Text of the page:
It’s about damned time.

It’s practically drawing a map to escape the socially acceptable Morgans who have trapped them into powerless lives of reproductive obligation and ham cookin’. To me, Bramwell and Catherine are equally powerful allies in fighting the Room 1408 of Collinwood. The whole maghilla set into motion by Brutus' entitled ownership of Amanda is picked up by Morgan and then undone by Catherine and Bramwell. It may take the fear and pressure of a haunted room for them to insist on the other living, but they do so.

Breaking it down -- Bramwell, holding the fuzzy end of the economic lollipop, is not the apparently attractive suitor. But he's the right one. Catherine, subject to the pressures of the age, makes a sadly understandable choice, but she reverses it passionately. And Bramwell is there for her.

It has to be Jonathan Frid and Lara Parker. The argument about whether or not the series is about them is ended with this episode. Don’t look at the jury. They’re at the Blue Whale, job well done. Upon whom does the end of the DS saga rely? Yeah, the most important characters at the end, making the pivotal choices... and the character names don’t really matter.

The end of the Barnabas/Angelique story wasn't in 1840. It's here. Yes, okay, it kind of ended in 1840, but this is the test, in a spiritual sense. Follow me. Invert everything to see if you get the same results. Make Bramwell the poor one. Make Catherine the one who follows propriety. It's even Bramwell's fellow Collins who is the villain. But unlike Jeremiah, a victim of a love spell, Morgan is an agent of action, conducting himself with a perverse sense of deliberate clarity. By reversing the roles, we see if the lessons leading up to the 1840 resolution will stick in the most metaphysical sense.

They do.

That's why 1841PT is the proper end to the series. That's how it fits in. If the strength of love is strong enough, it will hold true. No matter the social expectations. No matter the century. No matter how parallel the band of time. No matter the names of the characters.

Never said it was easy.

Liz lacked it. Roger lacked it. Barnabas and Angelique earned it. Bramwell and Catherine made sure it was here to stay.

Gordon Russell ends his final script with proper disrespect for traditional expectations of marriage and social class. Not just for female audience members, but for the kids still watching, as well. Uncles Sam and Gordon could only provide a safe place for a half-hour a day. For many, there was a far more twisted vision of home unspooling the other twenty-three-point-five. Not for all of them, no. But the message was there for the right ones. And the rest got a damned good story.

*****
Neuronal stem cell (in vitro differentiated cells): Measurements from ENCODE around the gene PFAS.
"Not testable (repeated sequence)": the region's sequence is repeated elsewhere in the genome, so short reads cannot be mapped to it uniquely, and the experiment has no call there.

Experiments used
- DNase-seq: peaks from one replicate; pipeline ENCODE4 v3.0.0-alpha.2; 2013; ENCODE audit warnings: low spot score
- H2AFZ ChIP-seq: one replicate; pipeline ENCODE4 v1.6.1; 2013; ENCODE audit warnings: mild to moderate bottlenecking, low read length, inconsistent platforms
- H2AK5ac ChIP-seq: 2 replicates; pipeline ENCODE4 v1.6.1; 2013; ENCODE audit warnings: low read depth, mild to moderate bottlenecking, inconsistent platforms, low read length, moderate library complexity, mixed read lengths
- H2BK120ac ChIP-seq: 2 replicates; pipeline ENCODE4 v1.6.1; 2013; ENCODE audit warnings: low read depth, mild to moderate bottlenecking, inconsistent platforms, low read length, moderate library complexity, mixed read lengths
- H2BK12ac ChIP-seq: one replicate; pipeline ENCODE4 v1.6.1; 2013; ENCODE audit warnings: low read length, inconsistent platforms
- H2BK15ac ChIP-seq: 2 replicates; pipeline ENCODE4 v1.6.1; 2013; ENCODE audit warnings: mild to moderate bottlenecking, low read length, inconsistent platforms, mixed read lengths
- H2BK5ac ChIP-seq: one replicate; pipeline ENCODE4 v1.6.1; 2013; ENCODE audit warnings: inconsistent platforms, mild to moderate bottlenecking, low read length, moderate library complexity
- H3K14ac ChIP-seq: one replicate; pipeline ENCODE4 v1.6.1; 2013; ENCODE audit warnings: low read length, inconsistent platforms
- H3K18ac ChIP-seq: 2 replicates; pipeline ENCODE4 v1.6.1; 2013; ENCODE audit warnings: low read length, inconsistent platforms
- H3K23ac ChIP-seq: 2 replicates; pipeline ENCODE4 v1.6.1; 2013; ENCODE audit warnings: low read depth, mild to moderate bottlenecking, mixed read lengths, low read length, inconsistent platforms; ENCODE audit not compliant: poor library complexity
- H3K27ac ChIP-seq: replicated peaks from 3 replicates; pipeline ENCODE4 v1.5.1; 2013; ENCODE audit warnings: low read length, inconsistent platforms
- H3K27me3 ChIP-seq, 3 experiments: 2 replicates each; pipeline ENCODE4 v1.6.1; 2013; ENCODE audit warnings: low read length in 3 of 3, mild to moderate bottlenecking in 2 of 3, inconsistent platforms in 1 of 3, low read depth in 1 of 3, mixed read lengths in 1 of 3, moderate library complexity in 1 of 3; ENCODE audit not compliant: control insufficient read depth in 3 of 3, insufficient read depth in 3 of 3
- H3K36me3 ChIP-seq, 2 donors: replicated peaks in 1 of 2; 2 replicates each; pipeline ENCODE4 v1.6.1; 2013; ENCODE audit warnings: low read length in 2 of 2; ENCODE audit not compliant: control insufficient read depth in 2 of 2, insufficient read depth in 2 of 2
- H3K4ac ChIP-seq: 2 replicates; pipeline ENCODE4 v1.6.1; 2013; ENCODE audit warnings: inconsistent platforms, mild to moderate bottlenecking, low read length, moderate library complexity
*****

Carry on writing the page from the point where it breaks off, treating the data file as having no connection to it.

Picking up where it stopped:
And that's an issue even I can get behind.

This episode hit the airwaves on April 1, 1971.

Thursday, March 19, 2020

Let's watch Dark Shadows together!



I'm not going to waste your time recapping the COVID-19 as if it was some television show you're joining "in progress." Things are changing so quickly that whatever I had to say might be obsolete by the time you read this, anyway, so let's just cut to the chase:

Let's watch Dark Shadows together.

Like, really together. The streaming availability of Dark Shadows right now is unprecedented. Not only is the entire series available with an Amazon Prime subscription, the whole megillah is also streaming for free on Tubi TV. A big chunk of it (the first seven DVD collections) are also streaming on Hulu, which ought to get you through the first week of our proposal. (If you're watching these episodes on DVD, the list below will get you from Collection 1 to about halfway through Collection 3.)

Here's the plan: Beginning every half hour on Saturday at noon, Eastern Standard Time, we're going to watch an episode of Dark Shadows ... beginning with episode 210. From there, it will be a block of 24 episodes ending at midnight. Join other fans on Twitter to talk about these episodes live, using the hashtag #DarkShadows. Here's a schedule of episodes for the first four days. You can follow me online at @CousinBarnabas and Patrick McCray at @TheRealMcCray. (This whole thing was his idea!) And don't forget the hashtag ... that's how other Dark Shadows fans will find you. The schedule below will allow you to drop in and out of the event as you please.

Tuesday, March 17, 2020

The Dark Shadows Daybook: March 18



By PATRICK McCRAY

Taped on this day in 1970: Episode 985

Maggie thinks she’s seeing double when Angelique’s twin sister arrives… but is she? Maggie Collins: Kathryn Leigh Scott. (Repeat; 30 min.)

Maggie is stunned to find someone she assumes to be Angelique in her home. She is told that it’s Angelique’s sister, Alexis, but no one at Collinwood seems to shake the feeling that the former mistress has returned. Maggie and Quentin row over the new guest, and Maggie leaves.

Best moment of acting on the show, apologies to everyone else. And by the show, I mean all 1225 episodes. Kathryn Leigh Scott and David Selby end the episode with a fiery argument about whether or not Angelique has returned or if it's really just her twin sister, Alexis.

There are moments in acting where everything but the actual moment of total communication completely vanishes. There's no planning. Seemingly no script. The actor is as completely absorbed in the given circumstances and connection with their scene partner as is the most transfixed audience member. You might have heard of the concept of "in the moment." Sounds pretentious? It isn't. It is a moment like this.